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Newly homeless and not very healthy

Bella M. Schanzer, MD1, Patrick E. Shrout, PhD2, Carol L. M. Caton, PhD3, and Boanerges Dominguez, MS1. (1) Joseph Mailman School of Public Health, Columbia University, 600 W168th St., 5th Flr., New York, NY 10023, 212-305-0425, bms12@columbia.edu, (2) Psychology, New York University, 6 Washington Place, Room 308, New York, NY 10003, (3) Joseph L. Mailman School of Public Health, Columbia University, 1051 Riverside Drive, Unit 56, New York, NY 10032

Health problems of the chronically homeless have received wide attention, but there is scant information on the health of individuals on the cusp of homelessness. We studied 445 newly “literally” homeless subjects, upon entry into New York’s (NY) homeless shelter system, as part of a NIDA-funded longitudinal study of the course of homelessness. Included in the assessment were the Structured Clinical Interview for DSM-IV and a self-report of health-related problems. Most subjects (90.1%; n=441) were minorities with a median age of 36 years and a mean duration in NY of 23.6 years prior to becoming homeless. We found impressive rates of disease relative to prevalence rates in the general population of similarly aged individuals. The results included rates of 6.5% (n=29) for diabetes mellitus, 16.4% (n=73) for asthma, 33.7% (n=150) for major depressive disorder, and 51.2% (n=228) for any lifetime DSM_IV diagnosis with 28.1% (n=125) meeting criteria in the month prior to becoming homeless. 47.6% (n=212) met a lifetime diagnosis of any substance abuse or dependence and 21.8% (n=97) within the month prior to becoming homeless. 56.4% (n=251) of the group lacked health insurance. 342 subjects sought out medical treatment in the year prior to becoming homeless, 41.5% (n=142) received that care in an emergency room (ER) (p<.001).This cohort’s heavy disease burden coupled with the lack of insurance and overuse of ERs exposes a gap in health care provision to at-risk and newly homeless adults. These findings highlight the need for increased primary care and mental health services in poor communities from within which this newly homeless population came and to which they will return.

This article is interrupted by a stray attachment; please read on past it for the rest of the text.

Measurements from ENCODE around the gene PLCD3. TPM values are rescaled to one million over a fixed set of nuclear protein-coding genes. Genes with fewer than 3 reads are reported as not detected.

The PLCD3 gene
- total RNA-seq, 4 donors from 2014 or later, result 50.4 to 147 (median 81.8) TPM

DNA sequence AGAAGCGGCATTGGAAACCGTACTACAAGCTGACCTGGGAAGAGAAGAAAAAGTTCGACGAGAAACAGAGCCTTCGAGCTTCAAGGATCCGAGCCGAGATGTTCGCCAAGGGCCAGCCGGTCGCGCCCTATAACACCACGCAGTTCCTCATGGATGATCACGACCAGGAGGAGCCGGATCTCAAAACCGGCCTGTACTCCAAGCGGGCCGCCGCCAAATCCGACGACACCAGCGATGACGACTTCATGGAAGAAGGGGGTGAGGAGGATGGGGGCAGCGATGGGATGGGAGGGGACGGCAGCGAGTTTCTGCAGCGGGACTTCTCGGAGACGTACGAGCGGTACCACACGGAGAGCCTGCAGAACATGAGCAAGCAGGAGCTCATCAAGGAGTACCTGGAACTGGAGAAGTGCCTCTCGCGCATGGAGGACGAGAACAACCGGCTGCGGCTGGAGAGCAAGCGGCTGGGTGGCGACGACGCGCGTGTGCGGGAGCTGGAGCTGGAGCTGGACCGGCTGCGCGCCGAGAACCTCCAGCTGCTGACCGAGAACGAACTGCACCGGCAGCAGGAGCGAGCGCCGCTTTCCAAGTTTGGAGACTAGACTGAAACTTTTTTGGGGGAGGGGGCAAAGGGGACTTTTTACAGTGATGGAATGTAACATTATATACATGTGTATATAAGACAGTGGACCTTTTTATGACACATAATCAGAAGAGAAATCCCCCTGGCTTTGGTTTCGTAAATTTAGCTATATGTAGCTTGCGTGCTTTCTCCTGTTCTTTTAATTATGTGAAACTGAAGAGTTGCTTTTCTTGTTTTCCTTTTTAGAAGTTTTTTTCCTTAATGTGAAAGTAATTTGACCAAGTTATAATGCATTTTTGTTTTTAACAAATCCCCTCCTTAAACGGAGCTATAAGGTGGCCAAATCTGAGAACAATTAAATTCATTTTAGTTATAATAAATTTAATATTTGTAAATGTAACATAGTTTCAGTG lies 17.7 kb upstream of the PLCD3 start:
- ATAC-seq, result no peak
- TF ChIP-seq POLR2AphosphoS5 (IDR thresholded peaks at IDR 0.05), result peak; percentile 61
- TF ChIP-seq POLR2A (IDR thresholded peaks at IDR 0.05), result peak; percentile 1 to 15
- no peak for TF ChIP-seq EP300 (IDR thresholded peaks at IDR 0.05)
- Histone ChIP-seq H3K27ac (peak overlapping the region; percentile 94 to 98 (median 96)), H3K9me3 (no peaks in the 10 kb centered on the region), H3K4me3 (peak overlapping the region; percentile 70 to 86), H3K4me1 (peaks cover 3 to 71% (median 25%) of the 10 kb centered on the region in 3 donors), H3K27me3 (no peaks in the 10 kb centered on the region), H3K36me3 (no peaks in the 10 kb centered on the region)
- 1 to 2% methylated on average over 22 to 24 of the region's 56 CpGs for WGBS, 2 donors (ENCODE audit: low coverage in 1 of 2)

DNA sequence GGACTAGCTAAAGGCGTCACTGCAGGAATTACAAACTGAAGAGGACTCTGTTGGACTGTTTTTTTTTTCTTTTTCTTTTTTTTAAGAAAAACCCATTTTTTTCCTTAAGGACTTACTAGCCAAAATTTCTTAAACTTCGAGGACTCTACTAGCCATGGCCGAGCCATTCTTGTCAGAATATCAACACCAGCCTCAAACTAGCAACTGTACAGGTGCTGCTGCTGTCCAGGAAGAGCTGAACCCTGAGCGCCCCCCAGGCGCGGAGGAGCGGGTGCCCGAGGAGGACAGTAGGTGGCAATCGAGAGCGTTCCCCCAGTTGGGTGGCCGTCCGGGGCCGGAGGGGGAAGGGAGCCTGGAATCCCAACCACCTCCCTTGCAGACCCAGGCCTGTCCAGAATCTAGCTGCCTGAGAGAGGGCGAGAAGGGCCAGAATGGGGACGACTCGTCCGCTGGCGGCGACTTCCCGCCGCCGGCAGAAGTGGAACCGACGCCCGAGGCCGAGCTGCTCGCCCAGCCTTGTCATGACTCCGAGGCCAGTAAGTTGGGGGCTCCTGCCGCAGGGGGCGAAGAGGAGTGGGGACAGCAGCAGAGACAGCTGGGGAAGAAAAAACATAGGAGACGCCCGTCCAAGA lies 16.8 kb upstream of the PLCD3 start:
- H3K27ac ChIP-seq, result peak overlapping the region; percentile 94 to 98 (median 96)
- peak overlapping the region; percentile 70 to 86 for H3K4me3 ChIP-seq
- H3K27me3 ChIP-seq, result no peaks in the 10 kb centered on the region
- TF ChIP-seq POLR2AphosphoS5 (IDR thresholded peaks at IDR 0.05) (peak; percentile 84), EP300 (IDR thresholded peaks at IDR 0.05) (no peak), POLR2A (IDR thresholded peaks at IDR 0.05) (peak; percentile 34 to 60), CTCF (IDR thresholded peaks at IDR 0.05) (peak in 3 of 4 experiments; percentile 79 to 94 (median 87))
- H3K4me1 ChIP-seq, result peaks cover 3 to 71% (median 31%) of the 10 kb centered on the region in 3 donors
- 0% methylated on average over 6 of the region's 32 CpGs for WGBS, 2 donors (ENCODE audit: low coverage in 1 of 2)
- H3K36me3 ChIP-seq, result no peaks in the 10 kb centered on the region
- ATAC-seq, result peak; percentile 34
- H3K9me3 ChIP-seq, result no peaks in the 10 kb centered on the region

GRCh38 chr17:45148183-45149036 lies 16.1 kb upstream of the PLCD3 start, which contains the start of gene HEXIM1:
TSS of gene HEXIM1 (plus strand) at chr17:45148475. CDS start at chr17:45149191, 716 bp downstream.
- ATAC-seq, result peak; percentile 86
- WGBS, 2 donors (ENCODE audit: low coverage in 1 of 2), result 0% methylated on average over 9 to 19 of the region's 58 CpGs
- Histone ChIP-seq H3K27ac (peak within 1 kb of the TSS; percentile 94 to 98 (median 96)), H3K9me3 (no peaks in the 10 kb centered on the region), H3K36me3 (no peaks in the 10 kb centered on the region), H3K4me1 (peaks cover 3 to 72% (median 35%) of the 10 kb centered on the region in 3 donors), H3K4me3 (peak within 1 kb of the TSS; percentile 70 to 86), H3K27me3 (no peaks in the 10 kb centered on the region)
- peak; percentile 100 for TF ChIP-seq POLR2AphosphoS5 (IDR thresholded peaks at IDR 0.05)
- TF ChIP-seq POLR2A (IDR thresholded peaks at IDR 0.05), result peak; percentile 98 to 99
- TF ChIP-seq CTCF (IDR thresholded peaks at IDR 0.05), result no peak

Learning Objectives: At the conclusion of this presentation, the participant will be able to

Keywords: Homelessness, Access to Health Care

Presenting author's disclosure statement:
I do not have any significant financial interest/arrangement or affiliation with any organization/institution whose products or services are being discussed in this session.

Access to and Utilization of Health and Human Services Among the Homeless

The 132nd Annual Meeting (November 6-10, 2004) of APHA